The Customs and Border Protection (CBP) recently disclosed that the migrant numbers at the southern border for September have soared to unprecedented levels, marking the highest monthly encounters and fiscal year total on record. The recent development is a major setback for the border strategy of the Biden administration.
In September alone, Border Patrol agents reported 269,735 migrant encounters, with 218,763 trying to enter illegally. This brings the total number of migrants at the southern border for Fiscal Year 2023 to a staggering 2.48 million. This figure surpasses the 2.38 million recorded in FY 2022 and the 1.73 million in FY 2021, with FY 2020 seeing only 458,088 encounters.
A notable aspect of these encounters is the use of the controversial CBP One app, through which 43,000 individuals were processed at ports of entry, allowing them to be paroled into the U.S. Additionally, there were 18 encounters of individuals on the terror watch list between ports of entry at the southern border, bringing the total for FY 2023 to 169. This number is a new record, exceeding the total of the last six fiscal years combined.
Acting CBP Commissioner Troy Miller highlighted the agency’s efforts to manage the situation, stating that resources and personnel are being stretched “in response to high rates of encounters” at the border. The White House is seeking $14 billion from Congress to support its border strategy, which includes staffing and funds to assist migrants.
Miller also mentioned the initiation of deportation flights directly to Venezuela, a significant source of the migrant population. He emphasized the agency’s commitment to working with domestic and international partners to address the historic migration challenges and enforce immigration laws.
Despite these efforts, the recent numbers mark a setback for the Biden administration’s post-Title 42 border strategy, which aimed to reestablish “consequences” for illegal entry while expanding “lawful pathways” for migrants to enter the U.S. In July, DHS Secretary Alejandro Mayorkas told House lawmakers that illegal entries between southwest border ports have consistently dropped by more than half since Title 42 ended. Although numbers initially dropped after the end of Title 42 in May, they have since surged in July, August, and September, leading to criticism from both Republican and Democratic officials.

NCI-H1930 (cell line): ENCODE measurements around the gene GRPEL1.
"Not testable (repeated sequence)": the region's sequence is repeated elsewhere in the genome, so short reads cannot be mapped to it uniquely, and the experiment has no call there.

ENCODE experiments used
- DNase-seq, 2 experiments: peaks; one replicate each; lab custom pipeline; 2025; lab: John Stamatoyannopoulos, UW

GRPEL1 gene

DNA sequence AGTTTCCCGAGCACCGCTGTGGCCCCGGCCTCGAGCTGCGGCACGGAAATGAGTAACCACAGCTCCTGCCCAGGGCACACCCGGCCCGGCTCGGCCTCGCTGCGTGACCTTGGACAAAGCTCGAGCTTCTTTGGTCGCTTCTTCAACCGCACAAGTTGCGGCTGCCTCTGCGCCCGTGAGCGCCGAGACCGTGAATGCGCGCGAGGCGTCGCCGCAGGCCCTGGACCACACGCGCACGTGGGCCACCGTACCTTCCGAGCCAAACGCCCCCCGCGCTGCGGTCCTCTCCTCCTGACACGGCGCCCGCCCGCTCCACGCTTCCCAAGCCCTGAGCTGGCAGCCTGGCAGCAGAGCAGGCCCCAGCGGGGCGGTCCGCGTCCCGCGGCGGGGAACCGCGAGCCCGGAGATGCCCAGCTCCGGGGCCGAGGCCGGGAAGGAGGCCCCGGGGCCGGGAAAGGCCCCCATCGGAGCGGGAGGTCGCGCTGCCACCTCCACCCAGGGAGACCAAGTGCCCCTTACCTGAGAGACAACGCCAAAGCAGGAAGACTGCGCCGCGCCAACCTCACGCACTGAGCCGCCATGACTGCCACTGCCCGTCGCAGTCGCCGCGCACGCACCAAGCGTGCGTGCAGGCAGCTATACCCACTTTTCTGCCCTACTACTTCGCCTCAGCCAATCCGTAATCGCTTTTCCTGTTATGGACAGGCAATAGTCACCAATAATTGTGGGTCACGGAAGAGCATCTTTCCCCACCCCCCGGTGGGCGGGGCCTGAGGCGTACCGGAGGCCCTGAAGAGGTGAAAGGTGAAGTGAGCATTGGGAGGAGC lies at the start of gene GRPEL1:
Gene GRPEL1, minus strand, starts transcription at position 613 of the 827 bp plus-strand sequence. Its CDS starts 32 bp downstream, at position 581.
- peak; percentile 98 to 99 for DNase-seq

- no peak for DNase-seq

House Homeland Security Committee Chairman Mark Green expressed his concern, stating that the ongoing Southwest border crisis exacerbated by Secretary Mayorkas’ policies is jeopardizing safety and security. He emphasized the need for accountability and highlighted the potential challenge of tracking 1.7 million known but undocumented migrants.
The administration continues to promote “lawful pathways,” including establishing migrant processing centers in Central America and granting deportation protections and work permits to Venezuelan nationals.
Additionally, there have been signs of increased enforcement measures, including direct deportation flights to Venezuela and the return of over 110,000 people via expedited removal since May.
However, the situation remains complex. Mayorkas recently cited an “acute and immediate need” to waive federal regulations for border wall construction in South Texas, sparking debate over the administration’s stance on wall construction. However, DHS stated that it was obligated to spend the money due to an FY 19 appropriation, and its opposition to wall construction remains unchanged.